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Jean-Michel Jarre: Producing Oxymore

Jean‑Michel Jarre in the immersive studio at the Paris headquarters of Radio France.Jean‑Michel Jarre in the immersive studio at the Paris headquarters of Radio France.

Immersive audio is helping Jean‑Michel Jarre implement a distinctly French musical vision, inspired by his own mentors.

“I feel very privileged to have witnessed three moments of disruption,” says Jean‑Michel Jarre. “One was the emergence of electronic instruments. The second was the emergence of computers and the digital age. And the third, which is maybe the most important one for me, is the technology of immersive worlds.

“For a human being, the feeling of immersion is first of all audio, before being visual. The visual field is 140 degrees. The audio field is 360 degrees. So for the development of the metaverse, the development of XR and VR, sound is absolutely crucial. And I think musicians have a lot to say and to do in virtual worlds.”

For Jarre, immersive audio is not merely an extension of stereo, or a superior way of repackaging content originally created for stereo. It’s a much more radical medium, with endless possibilities that musicians are only beginning to get to grips with. “Stereo is an illusion. [Film director] Christopher Nolan used to say that he loves 2D, rather than 3D with glasses, because he loves to control the illusion of perspective. It’s what great painters have done in the history of painting. And in music, it is the same. With stereo and with a frontal approach, with a flat 2D approach, we have been trained as musicians to create perspectives, to create layers. Suddenly, with immersive audio, you take this and you put them all around your ears.

“So it’s actually, in a way, going back to the natural way of listening to sound. Because in nature, stereo doesn’t exist. The world around us is mono, and it’s only our environment and our ears which are creating the perspective in audio. I think the music of the future is going to be absolutely different because of that. In a few years from now, and especially also because of the development of the metaverse and immersive worlds, our children or grandchildren will regard stereo as we regard the gramophones of our ancestors.”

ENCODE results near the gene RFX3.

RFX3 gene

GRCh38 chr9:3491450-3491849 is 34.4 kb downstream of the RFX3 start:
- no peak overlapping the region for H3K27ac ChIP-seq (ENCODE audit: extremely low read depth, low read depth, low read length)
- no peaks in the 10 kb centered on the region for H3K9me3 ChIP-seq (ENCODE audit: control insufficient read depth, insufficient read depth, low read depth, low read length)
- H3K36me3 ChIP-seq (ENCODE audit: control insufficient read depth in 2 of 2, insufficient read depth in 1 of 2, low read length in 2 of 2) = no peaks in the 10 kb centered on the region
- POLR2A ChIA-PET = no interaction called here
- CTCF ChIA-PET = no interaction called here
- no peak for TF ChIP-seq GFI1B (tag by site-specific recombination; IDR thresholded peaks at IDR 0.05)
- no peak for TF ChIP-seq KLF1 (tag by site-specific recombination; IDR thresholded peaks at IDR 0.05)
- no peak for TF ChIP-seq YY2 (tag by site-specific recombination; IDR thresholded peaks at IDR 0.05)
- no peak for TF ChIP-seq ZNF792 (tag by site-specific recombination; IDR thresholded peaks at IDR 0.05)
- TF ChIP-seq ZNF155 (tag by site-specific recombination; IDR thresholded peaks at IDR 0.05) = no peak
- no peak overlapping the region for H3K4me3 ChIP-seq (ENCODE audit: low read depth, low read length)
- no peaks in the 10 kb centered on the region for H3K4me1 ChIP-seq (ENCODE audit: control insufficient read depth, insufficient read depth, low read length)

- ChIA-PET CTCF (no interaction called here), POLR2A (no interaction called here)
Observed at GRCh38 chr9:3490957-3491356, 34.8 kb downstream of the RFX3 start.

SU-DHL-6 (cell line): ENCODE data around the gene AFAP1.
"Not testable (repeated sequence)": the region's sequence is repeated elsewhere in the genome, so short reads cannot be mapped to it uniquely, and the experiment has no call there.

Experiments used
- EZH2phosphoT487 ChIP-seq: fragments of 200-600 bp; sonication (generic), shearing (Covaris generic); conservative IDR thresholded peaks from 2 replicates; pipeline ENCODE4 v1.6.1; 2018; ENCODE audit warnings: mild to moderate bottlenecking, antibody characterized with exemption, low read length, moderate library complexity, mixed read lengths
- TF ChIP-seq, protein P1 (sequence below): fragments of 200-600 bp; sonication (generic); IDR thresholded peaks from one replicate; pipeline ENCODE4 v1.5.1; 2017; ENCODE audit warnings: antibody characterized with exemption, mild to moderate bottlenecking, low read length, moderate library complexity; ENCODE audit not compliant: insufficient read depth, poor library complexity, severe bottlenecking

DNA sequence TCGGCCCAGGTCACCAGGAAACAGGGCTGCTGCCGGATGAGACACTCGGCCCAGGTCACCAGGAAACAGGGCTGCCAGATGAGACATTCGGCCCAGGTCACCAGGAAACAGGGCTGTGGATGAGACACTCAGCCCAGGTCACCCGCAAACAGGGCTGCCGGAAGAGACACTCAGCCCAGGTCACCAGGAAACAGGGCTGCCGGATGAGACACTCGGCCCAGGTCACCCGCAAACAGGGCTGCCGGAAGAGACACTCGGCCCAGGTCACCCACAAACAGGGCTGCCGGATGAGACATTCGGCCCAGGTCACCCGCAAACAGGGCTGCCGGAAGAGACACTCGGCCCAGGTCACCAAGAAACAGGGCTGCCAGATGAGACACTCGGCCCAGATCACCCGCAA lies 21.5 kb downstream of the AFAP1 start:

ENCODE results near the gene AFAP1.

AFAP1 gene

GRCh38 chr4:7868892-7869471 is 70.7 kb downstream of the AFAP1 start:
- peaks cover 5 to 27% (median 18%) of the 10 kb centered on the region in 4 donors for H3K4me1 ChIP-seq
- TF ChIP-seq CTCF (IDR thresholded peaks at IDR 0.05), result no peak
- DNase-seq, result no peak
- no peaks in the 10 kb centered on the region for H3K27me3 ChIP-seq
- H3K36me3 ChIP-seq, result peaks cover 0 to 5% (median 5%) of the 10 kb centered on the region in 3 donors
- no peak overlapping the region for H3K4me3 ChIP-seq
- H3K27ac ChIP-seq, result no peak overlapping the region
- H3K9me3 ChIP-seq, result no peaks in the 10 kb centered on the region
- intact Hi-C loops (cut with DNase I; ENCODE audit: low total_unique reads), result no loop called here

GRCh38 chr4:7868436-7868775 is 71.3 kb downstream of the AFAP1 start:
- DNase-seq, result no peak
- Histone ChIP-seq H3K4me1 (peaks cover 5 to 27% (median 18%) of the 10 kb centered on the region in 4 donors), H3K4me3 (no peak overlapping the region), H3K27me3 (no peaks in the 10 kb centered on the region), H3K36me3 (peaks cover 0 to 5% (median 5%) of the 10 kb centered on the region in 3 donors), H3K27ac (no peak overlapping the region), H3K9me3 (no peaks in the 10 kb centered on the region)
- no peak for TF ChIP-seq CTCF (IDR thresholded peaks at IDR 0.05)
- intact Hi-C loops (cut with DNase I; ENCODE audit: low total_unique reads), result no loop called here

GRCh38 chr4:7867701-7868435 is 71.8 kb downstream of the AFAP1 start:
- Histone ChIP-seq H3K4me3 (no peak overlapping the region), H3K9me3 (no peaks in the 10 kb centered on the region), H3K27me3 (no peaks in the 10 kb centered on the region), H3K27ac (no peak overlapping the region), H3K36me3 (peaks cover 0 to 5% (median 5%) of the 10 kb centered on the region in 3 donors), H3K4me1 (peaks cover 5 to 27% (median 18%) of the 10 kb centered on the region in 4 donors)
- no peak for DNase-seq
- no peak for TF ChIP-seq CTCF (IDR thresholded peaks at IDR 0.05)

Jean-Michel Jarre: "For a human being, the feeling of immersion is first of all audio, before being visual. The visual field is 140 degrees. The audio field is 360 degrees... sound is absolutely crucial. And I think musicians have a lot to say and to do in virtual worlds."


The technology that powers Jarre’s immersive project, Oxymore, is new, but the philosophy behind it is not. From 1969, Jarre trained under French composers Pierre Henry and Pierre Schaeffer. Both were pioneers of musique concrète, and both sought to break down conventional perspectives in music performance. “These pioneers defined a new vocabulary. They were breaking the tradition, not only by considering music in terms of sounds, and saying every noise can become music, depending on the intention of the musician, but also in terms of space, saying, ‘OK, the sounds should be 360 degrees.’ They were not interested by stereo at all.

“They were really obsessed by this idea of 360‑degree composition: at that time, by just creating sounds for each speaker, and not so much in terms of movement, because the technology was not there, but with the idea of creating a kind of immersive platform from which they could explore textures. They were really thinking of multi‑mono, placing speakers in circles and then using a console to place a sound here and there. It was very basic, but the idea was to break with this idea of the frontal relationship with the sounds. And they also created, later on, what they called the Acousmonium, which is an orchestra of speakers on stage.”